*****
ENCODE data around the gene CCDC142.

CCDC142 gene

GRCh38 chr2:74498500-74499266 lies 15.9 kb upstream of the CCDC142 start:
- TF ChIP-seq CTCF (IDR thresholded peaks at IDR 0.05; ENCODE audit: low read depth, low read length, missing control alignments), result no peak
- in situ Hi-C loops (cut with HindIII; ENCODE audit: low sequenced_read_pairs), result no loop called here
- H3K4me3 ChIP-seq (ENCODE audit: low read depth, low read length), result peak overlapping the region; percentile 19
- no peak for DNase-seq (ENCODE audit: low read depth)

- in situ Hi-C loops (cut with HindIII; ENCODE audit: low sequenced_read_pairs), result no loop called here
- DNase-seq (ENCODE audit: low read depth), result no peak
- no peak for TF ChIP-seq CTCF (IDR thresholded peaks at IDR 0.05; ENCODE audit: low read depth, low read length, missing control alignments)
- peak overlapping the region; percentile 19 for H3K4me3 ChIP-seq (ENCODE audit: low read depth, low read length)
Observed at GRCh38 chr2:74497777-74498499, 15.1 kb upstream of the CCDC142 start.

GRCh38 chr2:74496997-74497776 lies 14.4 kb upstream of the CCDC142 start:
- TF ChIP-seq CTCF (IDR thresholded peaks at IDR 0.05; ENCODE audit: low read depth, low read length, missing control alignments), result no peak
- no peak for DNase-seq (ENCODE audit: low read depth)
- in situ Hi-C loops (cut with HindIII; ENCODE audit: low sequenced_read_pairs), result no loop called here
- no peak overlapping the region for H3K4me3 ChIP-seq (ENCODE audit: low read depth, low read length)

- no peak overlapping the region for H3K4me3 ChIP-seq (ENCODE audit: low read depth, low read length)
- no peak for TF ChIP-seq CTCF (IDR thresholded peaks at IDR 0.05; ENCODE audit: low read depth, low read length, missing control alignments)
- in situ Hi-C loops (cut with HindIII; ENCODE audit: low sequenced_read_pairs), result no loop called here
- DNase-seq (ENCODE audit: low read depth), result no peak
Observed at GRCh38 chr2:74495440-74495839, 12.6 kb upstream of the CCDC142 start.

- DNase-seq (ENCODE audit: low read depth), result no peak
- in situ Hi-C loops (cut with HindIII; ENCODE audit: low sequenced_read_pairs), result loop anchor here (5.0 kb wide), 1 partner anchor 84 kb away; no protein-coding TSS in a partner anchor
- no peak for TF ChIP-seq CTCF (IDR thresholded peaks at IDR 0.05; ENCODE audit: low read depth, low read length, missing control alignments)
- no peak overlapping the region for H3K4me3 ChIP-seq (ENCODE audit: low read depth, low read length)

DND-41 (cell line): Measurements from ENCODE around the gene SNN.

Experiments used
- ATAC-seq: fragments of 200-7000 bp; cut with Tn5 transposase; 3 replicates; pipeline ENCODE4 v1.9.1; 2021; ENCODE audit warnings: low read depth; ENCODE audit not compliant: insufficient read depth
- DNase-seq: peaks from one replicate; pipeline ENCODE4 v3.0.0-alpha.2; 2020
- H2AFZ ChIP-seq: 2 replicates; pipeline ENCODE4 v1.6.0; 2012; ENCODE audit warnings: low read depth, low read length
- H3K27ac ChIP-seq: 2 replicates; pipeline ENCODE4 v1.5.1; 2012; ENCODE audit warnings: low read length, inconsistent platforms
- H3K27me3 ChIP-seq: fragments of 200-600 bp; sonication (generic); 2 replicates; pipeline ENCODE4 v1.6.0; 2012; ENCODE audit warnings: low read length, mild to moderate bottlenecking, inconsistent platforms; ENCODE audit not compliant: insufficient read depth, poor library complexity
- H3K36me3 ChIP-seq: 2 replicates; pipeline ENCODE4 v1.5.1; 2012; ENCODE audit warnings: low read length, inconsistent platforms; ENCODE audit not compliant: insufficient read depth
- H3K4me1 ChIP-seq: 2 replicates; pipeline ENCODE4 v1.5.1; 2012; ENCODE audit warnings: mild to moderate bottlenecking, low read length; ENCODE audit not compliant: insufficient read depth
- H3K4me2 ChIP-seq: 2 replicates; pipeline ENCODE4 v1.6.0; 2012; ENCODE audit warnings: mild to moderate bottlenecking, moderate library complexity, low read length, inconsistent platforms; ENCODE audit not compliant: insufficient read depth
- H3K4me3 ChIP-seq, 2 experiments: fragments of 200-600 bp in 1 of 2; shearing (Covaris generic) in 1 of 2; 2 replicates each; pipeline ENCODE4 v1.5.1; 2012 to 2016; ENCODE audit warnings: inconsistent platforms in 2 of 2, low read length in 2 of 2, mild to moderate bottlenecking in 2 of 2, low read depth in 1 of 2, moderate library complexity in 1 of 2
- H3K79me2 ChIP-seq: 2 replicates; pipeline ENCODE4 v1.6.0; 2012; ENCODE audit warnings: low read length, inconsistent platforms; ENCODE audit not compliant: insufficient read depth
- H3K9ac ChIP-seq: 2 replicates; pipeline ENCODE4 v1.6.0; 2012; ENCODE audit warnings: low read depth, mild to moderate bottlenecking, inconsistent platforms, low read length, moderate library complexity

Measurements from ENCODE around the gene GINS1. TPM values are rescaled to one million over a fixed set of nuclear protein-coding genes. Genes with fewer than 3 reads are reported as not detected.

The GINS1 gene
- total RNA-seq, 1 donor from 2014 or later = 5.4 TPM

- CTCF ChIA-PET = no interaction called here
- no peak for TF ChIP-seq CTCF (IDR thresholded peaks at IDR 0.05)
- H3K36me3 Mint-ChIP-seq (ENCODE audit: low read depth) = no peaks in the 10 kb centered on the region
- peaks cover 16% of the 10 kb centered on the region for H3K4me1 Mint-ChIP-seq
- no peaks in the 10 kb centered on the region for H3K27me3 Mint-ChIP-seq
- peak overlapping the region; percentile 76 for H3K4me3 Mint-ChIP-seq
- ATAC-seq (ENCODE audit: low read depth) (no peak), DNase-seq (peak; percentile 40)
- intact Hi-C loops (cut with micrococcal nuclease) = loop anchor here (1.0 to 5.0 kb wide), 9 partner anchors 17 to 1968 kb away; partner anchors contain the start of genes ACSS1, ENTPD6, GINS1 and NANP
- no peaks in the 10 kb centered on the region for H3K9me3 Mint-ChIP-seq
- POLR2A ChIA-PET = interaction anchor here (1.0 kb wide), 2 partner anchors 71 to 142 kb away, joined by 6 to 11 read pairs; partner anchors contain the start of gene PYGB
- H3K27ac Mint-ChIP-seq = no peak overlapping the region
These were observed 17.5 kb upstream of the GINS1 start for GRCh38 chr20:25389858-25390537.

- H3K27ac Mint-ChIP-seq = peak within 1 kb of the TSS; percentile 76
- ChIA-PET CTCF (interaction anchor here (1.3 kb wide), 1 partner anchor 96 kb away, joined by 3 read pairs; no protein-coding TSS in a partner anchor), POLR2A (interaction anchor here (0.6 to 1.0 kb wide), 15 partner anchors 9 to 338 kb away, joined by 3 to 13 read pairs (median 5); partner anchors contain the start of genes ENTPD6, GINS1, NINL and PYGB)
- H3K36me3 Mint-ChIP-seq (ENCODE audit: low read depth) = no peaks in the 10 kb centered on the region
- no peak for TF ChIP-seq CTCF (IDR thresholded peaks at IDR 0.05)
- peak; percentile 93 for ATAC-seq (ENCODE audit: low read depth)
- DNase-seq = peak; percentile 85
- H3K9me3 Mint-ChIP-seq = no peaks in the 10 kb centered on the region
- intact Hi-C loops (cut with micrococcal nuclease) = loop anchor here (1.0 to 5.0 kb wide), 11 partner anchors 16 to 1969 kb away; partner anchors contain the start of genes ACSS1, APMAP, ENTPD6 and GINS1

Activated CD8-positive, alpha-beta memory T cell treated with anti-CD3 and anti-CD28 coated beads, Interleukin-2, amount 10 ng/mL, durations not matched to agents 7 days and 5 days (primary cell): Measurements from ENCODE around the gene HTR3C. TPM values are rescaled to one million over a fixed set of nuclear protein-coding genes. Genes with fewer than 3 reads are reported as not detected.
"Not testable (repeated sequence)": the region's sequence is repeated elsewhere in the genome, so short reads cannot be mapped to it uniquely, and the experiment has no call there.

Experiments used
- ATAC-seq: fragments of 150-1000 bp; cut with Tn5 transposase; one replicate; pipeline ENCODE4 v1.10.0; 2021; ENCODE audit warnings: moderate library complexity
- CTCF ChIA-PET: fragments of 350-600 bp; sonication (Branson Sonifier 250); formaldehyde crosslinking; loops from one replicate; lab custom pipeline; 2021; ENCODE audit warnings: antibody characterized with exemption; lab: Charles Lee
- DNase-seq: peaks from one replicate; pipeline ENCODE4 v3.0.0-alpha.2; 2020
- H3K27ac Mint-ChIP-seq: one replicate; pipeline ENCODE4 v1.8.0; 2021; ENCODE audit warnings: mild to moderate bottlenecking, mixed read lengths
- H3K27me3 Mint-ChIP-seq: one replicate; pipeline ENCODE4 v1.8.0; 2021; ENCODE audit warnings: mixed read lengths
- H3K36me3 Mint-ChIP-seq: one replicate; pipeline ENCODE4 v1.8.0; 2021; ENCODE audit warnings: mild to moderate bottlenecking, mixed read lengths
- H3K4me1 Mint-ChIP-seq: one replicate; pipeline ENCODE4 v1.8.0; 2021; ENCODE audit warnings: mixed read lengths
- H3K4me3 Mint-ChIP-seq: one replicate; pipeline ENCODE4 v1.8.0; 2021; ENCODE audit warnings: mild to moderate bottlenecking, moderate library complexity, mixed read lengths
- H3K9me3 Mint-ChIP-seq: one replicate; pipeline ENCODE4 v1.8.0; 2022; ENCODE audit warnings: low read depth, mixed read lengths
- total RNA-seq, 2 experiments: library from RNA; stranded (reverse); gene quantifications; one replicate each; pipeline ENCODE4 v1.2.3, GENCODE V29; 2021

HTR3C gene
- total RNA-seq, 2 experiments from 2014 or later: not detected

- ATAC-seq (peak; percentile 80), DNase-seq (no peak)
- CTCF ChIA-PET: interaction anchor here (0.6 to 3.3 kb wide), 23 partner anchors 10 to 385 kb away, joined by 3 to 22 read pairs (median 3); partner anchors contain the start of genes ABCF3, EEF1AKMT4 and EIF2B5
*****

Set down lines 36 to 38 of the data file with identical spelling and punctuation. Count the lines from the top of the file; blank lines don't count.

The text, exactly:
- H3K4me2 ChIP-seq: 2 replicates; pipeline ENCODE4 v1.6.0; 2012; ENCODE audit warnings: mild to moderate bottlenecking, moderate library complexity, low read length, inconsistent platforms; ENCODE audit not compliant: insufficient read depth
- H3K4me3 ChIP-seq, 2 experiments: fragments of 200-600 bp in 1 of 2; shearing (Covaris generic) in 1 of 2; 2 replicates each; pipeline ENCODE4 v1.5.1; 2012 to 2016; ENCODE audit warnings: inconsistent platforms in 2 of 2, low read length in 2 of 2, mild to moderate bottlenecking in 2 of 2, low read depth in 1 of 2, moderate library complexity in 1 of 2
- H3K79me2 ChIP-seq: 2 replicates; pipeline ENCODE4 v1.6.0; 2012; ENCODE audit warnings: low read length, inconsistent platforms; ENCODE audit not compliant: insufficient read depth